This week’s featured research article has just been published in the International Journal of Sustainable Development & World Ecology and examines lifestyle contributors to ecological knowledge and understanding in South Australian adults. There is widespread concern that levels of ecological literacy within many contemporary human societies are too low to enable effective decision-making about how to live sustainably. This paper presents and discusses the findings of an ecological literacy assessment of South Australian adults. The assessment tested for knowledge and understanding of ecological systems and interconnections with human society. Analyses revealed significant relationships between assessment scores and a range of value-based and behavioural characteristics. Such characteristics included the value placed on nature, time spent outdoors and in nature, involvement in nature-based activities, and perceived sources of ecological knowledge and understanding. Higher average scores were correlated with higher values accorded to involvement in outdoor activities, importance of the outdoors to enjoyment of life, importance of nature in the household, volunteer environmental activity and growing food. Higher scores were also correlated with higher education, research activities, outdoor lifestyles, place-based experiences, volunteer activities, mentors and colleagues, and books and magazines. Lower scores were achieved by those who considered media, natural disasters and environmental marketing to be major contributors to their ecological knowledge. These findings contribute to a broader study of the relationships between ecological literacy and a range of both socio-demographic and psychographic characteristics. The paper can be downloaded here.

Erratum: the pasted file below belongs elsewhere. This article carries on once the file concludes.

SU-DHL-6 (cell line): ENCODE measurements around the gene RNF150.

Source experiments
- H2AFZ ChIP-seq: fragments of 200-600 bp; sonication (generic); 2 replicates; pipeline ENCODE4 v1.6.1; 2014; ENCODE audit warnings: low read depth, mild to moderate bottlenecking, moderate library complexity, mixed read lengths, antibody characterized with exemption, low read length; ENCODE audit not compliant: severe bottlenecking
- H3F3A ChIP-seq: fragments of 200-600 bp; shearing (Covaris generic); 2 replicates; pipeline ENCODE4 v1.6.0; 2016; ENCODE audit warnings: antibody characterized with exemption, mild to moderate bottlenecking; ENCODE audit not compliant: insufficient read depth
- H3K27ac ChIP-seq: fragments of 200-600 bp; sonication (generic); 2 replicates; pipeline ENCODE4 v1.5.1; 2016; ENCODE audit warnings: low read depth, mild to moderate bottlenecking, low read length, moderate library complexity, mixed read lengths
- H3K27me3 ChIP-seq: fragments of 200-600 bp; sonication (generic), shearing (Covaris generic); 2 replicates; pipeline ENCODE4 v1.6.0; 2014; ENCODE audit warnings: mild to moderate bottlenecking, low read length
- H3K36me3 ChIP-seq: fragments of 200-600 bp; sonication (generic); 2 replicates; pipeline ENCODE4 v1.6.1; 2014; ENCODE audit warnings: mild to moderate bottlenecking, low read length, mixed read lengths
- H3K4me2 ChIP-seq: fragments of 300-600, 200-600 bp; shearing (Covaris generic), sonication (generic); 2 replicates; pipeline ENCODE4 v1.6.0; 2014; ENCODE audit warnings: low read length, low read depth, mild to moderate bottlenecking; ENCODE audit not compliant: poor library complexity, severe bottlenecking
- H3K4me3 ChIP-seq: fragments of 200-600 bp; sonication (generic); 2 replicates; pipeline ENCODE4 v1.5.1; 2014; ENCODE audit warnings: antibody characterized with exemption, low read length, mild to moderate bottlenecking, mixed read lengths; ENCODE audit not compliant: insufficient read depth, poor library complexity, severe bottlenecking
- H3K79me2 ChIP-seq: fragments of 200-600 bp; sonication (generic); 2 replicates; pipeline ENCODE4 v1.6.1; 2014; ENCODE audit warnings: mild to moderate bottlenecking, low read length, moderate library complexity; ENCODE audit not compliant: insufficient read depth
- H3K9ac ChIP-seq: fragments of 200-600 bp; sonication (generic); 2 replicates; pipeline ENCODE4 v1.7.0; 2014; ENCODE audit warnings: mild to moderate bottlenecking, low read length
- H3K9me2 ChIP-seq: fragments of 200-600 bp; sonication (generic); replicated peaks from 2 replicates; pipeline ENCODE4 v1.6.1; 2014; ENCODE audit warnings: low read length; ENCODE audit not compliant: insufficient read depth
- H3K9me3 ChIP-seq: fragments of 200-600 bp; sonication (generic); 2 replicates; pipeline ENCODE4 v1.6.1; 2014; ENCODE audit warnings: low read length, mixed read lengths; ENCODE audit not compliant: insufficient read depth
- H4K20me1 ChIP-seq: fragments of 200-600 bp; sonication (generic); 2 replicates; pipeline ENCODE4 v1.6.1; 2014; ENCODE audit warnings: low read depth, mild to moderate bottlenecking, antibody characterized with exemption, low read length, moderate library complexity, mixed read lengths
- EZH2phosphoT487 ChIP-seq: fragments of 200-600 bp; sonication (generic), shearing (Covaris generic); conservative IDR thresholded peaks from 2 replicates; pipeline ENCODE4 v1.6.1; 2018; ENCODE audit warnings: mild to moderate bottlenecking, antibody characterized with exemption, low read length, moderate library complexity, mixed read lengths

Ecological literacy in South Australian adults